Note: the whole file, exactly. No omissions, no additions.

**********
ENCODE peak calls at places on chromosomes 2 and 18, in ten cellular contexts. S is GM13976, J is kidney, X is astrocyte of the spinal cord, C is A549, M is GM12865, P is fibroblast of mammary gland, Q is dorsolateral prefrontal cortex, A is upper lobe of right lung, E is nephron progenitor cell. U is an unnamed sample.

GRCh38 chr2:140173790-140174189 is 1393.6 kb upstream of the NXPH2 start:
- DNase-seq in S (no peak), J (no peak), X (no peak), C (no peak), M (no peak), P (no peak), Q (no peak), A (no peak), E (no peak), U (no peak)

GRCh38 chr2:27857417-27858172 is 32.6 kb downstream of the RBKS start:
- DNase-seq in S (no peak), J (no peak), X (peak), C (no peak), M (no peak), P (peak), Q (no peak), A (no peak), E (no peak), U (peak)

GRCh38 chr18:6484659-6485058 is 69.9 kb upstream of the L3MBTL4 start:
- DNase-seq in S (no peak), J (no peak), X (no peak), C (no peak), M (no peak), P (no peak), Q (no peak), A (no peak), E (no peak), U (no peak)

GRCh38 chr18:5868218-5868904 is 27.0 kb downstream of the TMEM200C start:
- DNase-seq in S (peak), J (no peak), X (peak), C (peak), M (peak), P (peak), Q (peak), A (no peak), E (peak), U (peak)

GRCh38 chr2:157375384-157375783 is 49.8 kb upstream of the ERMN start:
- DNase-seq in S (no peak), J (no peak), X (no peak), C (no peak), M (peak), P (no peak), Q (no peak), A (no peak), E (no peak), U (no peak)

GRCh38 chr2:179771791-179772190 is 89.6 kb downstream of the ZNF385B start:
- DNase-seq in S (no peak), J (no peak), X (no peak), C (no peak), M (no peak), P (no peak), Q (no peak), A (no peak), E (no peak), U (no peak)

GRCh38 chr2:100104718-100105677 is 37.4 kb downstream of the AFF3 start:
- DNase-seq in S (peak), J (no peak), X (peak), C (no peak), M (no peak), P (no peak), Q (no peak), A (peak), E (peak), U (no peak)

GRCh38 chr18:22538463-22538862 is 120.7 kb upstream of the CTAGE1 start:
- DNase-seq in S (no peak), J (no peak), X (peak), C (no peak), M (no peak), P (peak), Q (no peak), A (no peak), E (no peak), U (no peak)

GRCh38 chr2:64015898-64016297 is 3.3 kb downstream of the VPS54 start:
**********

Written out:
ENCODE peak calls at places on chromosomes 2 and 18, in ten cellular contexts. S is GM13976, J is kidney, X is astrocyte of the spinal cord, C is A549, M is GM12865, P is fibroblast of mammary gland, Q is dorsolateral prefrontal cortex, A is upper lobe of right lung, E is nephron progenitor cell. U is an unnamed sample.

GRCh38 chr2:140173790-140174189 is 1393.6 kb upstream of the NXPH2 start:
- DNase-seq in S (no peak), J (no peak), X (no peak), C (no peak), M (no peak), P (no peak), Q (no peak), A (no peak), E (no peak), U (no peak)

GRCh38 chr2:27857417-27858172 is 32.6 kb downstream of the RBKS start:
- DNase-seq in S (no peak), J (no peak), X (peak), C (no peak), M (no peak), P (peak), Q (no peak), A (no peak), E (no peak), U (peak)

GRCh38 chr18:6484659-6485058 is 69.9 kb upstream of the L3MBTL4 start:
- DNase-seq in S (no peak), J (no peak), X (no peak), C (no peak), M (no peak), P (no peak), Q (no peak), A (no peak), E (no peak), U (no peak)

GRCh38 chr18:5868218-5868904 is 27.0 kb downstream of the TMEM200C start:
- DNase-seq in S (peak), J (no peak), X (peak), C (peak), M (peak), P (peak), Q (peak), A (no peak), E (peak), U (peak)

GRCh38 chr2:157375384-157375783 is 49.8 kb upstream of the ERMN start:
- DNase-seq in S (no peak), J (no peak), X (no peak), C (no peak), M (peak), P (no peak), Q (no peak), A (no peak), E (no peak), U (no peak)

GRCh38 chr2:179771791-179772190 is 89.6 kb downstream of the ZNF385B start:
- DNase-seq in S (no peak), J (no peak), X (no peak), C (no peak), M (no peak), P (no peak), Q (no peak), A (no peak), E (no peak), U (no peak)

GRCh38 chr2:100104718-100105677 is 37.4 kb downstream of the AFF3 start:
- DNase-seq in S (peak), J (no peak), X (peak), C (no peak), M (no peak), P (no peak), Q (no peak), A (peak), E (peak), U (no peak)

GRCh38 chr18:22538463-22538862 is 120.7 kb upstream of the CTAGE1 start:
- DNase-seq in S (no peak), J (no peak), X (peak), C (no peak), M (no peak), P (peak), Q (no peak), A (no peak), E (no peak), U (no peak)

GRCh38 chr2:64015898-64016297 is 3.3 kb downstream of the VPS54 start: